Coal

Ontario Canada Electricity Task Force issues formal recommendations


Cites Electric City Corp. technology as a model case study of demand side management and conservation


ELK GROVE VILLAGE, Ill. and TORONTO, Jan. 15, 2004 — Electric City Corp., a developer, manufacturer and integrator of energy savings technologies and negative power systems, announced that the Electricity and Supply Task Force appointed by the Government of Ontario formally presented its report to Dwight Duncan, Minister of Energy for the Province of Ontario recently.

The Task Force cited Electric City’s ComEd 50MW power curtailment system as a model example of a real-time, verifiable, demand response program that can be readily developed in the Ontario market.

The Electricity Conservation and Supply Task Force was established in June 2003 to develop an action plan for attracting new generation, promoting conservation and enhancing the reliability of the transmission grid in order to meet the future energy needs of Ontario as the Province faces a looming electricity supply shortfall.

The full report can be downloaded from the Government’s official website at http://www.energy.gov.on.ca/index.cfm?fuseaction=english.main .

Ontario’s thriving economy and growing population base have meant constant growth in the need for electricity. The Ontario Independent Market Operator (IMO) future medium growth projection shows that annual peak demand in Ontario will rise from just over 24,000 MW in 2004 to over 30,000 MW (including reserve requirements) in 2013 and that Ontario would require nearly 37,000 MW of capacity by 2020.

The Ontario Government has committed to conservation gains equal to 5% of peak energy demand over the next 4 years. This demand reduction program could eliminate up to 1350 MW of peak demand over that time period. In addition, the Task Force presented specific conservation recommendations, which include the adoption of market rules that allow demand reduction the ability to compete head to head on a level playing field with supply side alternatives.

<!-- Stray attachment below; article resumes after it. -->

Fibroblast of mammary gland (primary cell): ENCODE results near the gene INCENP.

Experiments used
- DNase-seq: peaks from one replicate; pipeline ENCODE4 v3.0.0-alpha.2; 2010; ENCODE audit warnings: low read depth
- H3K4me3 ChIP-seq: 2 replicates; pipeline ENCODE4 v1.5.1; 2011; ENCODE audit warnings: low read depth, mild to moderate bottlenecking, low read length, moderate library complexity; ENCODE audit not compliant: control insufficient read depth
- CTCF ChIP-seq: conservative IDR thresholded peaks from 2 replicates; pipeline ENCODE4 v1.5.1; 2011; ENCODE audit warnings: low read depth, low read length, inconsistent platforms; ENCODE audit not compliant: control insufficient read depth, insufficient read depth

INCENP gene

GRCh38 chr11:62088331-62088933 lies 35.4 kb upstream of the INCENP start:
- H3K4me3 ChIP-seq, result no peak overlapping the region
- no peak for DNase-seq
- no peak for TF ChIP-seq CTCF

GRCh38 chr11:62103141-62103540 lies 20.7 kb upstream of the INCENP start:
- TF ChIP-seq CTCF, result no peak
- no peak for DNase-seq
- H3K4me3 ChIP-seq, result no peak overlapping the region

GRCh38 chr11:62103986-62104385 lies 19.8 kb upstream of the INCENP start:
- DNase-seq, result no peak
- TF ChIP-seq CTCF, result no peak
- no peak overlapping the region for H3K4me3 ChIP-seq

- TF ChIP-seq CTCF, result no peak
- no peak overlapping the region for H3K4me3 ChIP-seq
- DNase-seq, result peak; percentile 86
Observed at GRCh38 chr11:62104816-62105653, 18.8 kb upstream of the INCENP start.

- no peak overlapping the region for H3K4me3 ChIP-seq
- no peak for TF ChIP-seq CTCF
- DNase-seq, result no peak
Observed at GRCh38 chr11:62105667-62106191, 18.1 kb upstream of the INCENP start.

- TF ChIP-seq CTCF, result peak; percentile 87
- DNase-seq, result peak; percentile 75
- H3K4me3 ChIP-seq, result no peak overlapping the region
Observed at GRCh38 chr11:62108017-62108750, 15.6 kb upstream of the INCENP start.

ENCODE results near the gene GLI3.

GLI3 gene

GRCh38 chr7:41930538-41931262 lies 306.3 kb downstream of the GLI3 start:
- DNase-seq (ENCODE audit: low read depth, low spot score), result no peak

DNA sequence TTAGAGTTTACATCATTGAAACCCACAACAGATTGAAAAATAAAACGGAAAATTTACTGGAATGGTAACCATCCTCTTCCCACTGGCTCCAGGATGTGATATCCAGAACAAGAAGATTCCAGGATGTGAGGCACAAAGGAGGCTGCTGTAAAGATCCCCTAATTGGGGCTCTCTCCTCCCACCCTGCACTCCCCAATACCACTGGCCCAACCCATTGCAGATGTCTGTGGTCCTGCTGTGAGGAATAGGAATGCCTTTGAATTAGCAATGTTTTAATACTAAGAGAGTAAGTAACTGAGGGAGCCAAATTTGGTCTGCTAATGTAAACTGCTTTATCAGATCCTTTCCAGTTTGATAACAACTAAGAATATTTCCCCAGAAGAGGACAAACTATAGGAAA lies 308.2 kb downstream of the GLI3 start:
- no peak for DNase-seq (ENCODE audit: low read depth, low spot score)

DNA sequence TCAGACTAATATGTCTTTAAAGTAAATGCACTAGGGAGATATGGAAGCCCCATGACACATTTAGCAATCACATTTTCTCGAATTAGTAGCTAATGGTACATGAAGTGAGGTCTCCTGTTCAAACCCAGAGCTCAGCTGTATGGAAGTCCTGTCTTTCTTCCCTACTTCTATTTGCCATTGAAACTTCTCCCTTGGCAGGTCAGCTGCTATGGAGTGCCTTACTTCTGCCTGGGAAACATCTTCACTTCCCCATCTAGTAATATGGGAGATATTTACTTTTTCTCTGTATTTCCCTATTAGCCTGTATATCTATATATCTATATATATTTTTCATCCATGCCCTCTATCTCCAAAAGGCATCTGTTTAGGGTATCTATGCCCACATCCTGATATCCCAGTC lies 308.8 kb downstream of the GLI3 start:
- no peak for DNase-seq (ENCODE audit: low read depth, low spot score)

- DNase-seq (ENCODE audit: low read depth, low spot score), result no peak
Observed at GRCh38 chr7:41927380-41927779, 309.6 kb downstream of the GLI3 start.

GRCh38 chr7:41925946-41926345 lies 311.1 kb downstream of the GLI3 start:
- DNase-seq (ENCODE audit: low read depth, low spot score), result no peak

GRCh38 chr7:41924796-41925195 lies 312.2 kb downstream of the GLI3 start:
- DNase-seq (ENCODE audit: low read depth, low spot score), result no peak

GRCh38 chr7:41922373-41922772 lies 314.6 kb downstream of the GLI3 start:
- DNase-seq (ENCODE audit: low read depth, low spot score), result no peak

The Task Force determined that Demand Response could lower system load when the supply demand balance is tight, thereby, helping to moderate energy prices. The Task Force agreed that programs need to exist that allow verifiable, dispatchable load to be traded equitably with generation and to be compensated in a similar way.

“We are very proud to have been asked to participate and to have our VNPP® be cited as a strong model for market-based, demand response by the Ontario Task Force,” stated John Mitola, CEO of Electric City Corp. “We applaud the recommendations of the Task Force. Residents of Ontario and parts of Eastern United States found themselves in the dark on August 14, 2003 – realizing first hand the importance of a sustainable and reliable transmission and distribution system. This report is as much a watershed event to Electric City and the energy industry as was the August 14th blackout.
The report clearly identifies demand side management as an important and necessary tool for a sustainable reliable and efficient future electricity transmission grid. This is an example of rulemaking taking place across North America that is creating a long-term market for demand response, and, we are ready with our VNPP® system.”

The Task Force consisted of nineteen leaders from all parts of the Canadian electricity industry, including representatives of consumers, workers and environmental groups. The Task Force heard presentations from nearly 100 experts representing different companies and stakeholder organizations.

Recent U.S. studies have estimated that a 2% to 5% reduction in demand on days when peaking generation would otherwise be needed can reduce prices by as much as 50%. The U.S. National Association of Regulated Utility Commissioners has estimated that up to 40% to 50% of peak load growth over the next 20 years could be met by energy efficiency, price-responsive demand reduction and load management.